ALA, EPA, and DHA…what’S the difference?

You can think of the omega-3 family as a series of building blocks – each one lays the foundation for the next. Let’s take a look at the difference between ALA, EPA, and DHA.

ALA: Alpha-linolenic acid (ALA) is a type of omega-3, which can be converted to EPA and DHA in our body but the rate is fairly low. ALAis found in flax oil, pumpkin seeds, and tofu. 

EPA: Eicosapentaenoic acid (EPA) is a type of long-chain omega-3, and yields health benefits more readilythan ALA. EPA offers circulatory and other heart-healthy benefits.* 

DHA: Like EPA, docosahexaenoic acid (DHA) is another biologically active long-chain omega-3. The body converts DHA to signalling molecules called “eicosanoids,” which also have cardiovascular benefits.*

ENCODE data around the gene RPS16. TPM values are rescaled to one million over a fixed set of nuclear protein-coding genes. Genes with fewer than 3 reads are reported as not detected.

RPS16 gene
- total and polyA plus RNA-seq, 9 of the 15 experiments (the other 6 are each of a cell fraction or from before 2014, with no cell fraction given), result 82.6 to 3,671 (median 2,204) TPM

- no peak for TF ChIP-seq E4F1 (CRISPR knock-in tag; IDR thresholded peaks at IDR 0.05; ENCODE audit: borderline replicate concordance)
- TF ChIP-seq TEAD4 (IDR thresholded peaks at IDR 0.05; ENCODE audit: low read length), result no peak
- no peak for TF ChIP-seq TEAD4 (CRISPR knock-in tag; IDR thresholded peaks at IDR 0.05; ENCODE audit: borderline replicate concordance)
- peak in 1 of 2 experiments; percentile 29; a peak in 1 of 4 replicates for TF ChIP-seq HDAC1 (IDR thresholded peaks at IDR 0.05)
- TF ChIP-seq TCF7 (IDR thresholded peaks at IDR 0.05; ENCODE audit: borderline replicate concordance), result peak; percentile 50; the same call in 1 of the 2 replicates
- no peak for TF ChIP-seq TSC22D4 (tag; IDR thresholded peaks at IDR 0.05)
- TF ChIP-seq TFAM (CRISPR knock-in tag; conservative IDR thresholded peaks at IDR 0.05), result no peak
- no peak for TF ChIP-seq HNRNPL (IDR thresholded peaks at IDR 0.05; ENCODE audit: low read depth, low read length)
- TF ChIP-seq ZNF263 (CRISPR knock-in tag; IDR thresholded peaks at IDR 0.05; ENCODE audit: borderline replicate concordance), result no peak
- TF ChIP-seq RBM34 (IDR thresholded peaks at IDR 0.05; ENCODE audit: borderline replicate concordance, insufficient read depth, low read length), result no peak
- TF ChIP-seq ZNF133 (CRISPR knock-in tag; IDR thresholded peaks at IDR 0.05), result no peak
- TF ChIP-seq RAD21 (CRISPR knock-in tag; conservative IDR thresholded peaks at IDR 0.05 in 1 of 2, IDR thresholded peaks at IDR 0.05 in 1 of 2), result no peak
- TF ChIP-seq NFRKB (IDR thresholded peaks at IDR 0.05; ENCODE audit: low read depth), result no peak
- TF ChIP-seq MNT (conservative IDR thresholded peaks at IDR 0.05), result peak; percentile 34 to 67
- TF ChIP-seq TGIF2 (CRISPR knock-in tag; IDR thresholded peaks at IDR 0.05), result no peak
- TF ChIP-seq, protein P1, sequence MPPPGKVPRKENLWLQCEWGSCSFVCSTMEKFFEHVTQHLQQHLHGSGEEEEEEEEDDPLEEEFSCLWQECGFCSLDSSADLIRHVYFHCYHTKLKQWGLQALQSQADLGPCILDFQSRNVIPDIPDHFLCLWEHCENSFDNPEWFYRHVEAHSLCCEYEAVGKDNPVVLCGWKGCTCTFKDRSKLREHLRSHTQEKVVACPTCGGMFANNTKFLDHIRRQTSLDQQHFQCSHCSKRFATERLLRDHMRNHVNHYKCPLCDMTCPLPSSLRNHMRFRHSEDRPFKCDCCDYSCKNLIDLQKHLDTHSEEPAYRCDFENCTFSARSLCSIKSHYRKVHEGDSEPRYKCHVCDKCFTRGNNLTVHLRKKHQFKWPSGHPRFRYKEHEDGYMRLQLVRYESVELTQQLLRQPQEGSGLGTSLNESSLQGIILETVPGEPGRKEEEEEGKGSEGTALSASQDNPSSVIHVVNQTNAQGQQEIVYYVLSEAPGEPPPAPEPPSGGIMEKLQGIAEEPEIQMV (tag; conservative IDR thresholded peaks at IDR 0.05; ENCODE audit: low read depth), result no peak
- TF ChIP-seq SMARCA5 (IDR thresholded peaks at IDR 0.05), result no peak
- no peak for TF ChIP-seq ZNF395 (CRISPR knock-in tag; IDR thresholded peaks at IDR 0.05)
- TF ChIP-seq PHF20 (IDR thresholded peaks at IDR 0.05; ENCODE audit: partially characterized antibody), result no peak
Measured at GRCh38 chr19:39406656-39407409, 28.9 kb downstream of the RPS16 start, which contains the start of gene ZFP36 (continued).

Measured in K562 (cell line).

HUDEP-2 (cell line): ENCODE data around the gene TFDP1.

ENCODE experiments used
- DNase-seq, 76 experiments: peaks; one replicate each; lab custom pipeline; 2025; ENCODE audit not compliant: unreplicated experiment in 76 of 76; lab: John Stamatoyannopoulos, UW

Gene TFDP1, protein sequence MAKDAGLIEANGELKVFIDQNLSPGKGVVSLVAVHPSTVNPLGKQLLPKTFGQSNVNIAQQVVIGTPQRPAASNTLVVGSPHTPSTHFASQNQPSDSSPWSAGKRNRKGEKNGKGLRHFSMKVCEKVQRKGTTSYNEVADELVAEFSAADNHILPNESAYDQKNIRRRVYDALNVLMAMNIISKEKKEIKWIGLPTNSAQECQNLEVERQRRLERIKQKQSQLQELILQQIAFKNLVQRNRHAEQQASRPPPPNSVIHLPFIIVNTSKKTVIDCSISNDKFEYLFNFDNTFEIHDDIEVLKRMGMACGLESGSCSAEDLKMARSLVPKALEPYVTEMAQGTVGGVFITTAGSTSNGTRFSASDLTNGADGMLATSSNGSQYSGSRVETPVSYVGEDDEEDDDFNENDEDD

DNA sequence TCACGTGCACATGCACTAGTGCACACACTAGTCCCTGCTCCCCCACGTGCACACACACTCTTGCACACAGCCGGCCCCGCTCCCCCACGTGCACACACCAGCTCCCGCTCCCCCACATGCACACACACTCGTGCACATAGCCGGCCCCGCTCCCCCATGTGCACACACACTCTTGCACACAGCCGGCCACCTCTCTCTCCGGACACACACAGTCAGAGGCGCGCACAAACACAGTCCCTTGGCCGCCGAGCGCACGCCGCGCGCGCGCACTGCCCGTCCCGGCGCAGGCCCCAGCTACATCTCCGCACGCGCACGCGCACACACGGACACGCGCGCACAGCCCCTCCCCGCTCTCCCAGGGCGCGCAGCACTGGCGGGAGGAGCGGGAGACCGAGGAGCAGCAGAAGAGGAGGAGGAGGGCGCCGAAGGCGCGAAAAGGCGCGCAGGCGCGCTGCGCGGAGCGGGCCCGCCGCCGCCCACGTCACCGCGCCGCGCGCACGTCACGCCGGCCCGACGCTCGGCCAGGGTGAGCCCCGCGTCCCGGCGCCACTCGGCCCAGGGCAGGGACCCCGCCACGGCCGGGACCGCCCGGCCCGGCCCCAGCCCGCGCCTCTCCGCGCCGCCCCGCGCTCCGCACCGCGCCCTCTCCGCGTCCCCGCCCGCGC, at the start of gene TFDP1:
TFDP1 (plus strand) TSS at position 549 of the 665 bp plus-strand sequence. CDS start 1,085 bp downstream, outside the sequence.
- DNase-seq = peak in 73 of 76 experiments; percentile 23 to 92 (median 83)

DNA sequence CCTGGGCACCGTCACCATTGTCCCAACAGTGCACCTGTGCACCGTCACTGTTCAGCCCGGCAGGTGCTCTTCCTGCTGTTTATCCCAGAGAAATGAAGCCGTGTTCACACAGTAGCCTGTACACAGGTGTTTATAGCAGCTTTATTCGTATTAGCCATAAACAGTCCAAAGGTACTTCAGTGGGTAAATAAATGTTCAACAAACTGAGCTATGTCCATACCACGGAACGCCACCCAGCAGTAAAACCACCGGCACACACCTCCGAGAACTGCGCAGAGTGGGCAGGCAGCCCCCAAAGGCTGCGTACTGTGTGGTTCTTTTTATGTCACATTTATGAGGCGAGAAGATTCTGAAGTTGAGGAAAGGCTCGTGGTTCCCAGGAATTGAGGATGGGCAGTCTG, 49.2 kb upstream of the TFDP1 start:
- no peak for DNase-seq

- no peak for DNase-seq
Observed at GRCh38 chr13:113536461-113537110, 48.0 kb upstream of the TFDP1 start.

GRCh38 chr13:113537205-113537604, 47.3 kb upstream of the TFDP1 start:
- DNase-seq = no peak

Why are omega-3s important?

Omega-3 fatty acids, particularly EPA and DHA, are best known for their ability to support heart and cardiovascular benefits.1

For a variety of reasons, many people do not get enough high-quality omega-3s such as EPA and DHA. Eating too many processed foods – e.g., fast foods and other convenience foods – has upset the traditional dietary balance of omega-3s and omega-6s. Some researchers estimate that low-quality omega-6s now dominate omega-3s by more than a 16-to-1 ratio in the contemporary diet. 

Not to mention that trans fats, found in partially hydrogenated oils, interfere with how the body normally uses omega-3s and omega-6s by both increasing bad cholesterol and lowering good cholesterol. For metabolic reasons, omega-3s suffer the most, and ensuring you get enough daily is important.